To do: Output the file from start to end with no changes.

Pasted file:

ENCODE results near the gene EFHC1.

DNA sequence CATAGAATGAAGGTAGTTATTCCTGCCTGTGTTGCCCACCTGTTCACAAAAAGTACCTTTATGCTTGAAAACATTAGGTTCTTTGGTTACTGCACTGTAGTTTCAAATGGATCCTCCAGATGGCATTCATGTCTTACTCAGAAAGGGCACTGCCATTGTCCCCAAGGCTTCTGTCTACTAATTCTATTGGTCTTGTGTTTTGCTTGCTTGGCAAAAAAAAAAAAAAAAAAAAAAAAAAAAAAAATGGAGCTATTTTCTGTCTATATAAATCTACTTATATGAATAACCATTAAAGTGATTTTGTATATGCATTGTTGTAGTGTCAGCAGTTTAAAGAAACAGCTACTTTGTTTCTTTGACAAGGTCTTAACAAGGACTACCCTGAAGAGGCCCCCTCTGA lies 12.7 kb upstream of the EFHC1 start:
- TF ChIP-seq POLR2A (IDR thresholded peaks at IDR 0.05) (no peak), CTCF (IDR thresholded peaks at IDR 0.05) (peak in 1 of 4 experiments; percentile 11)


ENCODE results near the gene EFHC1.

DNA sequence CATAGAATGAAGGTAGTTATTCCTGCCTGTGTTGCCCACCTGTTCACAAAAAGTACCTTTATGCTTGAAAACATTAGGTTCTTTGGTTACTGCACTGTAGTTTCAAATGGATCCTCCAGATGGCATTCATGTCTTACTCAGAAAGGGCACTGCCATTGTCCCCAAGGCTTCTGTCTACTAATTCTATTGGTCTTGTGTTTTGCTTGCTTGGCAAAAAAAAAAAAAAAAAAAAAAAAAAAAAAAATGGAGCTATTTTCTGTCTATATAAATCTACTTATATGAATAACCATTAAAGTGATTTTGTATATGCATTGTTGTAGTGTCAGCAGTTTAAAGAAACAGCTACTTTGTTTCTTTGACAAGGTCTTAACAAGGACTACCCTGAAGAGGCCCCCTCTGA lies 12.7 kb upstream of the EFHC1 start:
- TF ChIP-seq POLR2A (IDR thresholded peaks at IDR 0.05) (no peak), CTCF (IDR thresholded peaks at IDR 0.05) (peak in 1 of 4 experiments; percentile 11)